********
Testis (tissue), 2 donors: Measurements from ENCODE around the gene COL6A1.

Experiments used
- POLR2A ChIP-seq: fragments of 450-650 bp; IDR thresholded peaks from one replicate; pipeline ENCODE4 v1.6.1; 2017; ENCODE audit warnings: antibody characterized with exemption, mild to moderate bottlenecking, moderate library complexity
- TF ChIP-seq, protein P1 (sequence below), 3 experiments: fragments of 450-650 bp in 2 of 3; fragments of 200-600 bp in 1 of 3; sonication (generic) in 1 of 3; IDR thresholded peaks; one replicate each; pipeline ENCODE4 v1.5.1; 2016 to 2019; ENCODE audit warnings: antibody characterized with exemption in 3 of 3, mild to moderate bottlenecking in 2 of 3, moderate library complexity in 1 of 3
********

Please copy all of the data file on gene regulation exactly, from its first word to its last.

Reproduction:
Testis (tissue), 2 donors: Measurements from ENCODE around the gene COL6A1.

Experiments used
- POLR2A ChIP-seq: fragments of 450-650 bp; IDR thresholded peaks from one replicate; pipeline ENCODE4 v1.6.1; 2017; ENCODE audit warnings: antibody characterized with exemption, mild to moderate bottlenecking, moderate library complexity
- TF ChIP-seq, protein P1 (sequence below), 3 experiments: fragments of 450-650 bp in 2 of 3; fragments of 200-600 bp in 1 of 3; sonication (generic) in 1 of 3; IDR thresholded peaks; one replicate each; pipeline ENCODE4 v1.5.1; 2016 to 2019; ENCODE audit warnings: antibody characterized with exemption in 3 of 3, mild to moderate bottlenecking in 2 of 3, moderate library complexity in 1 of 3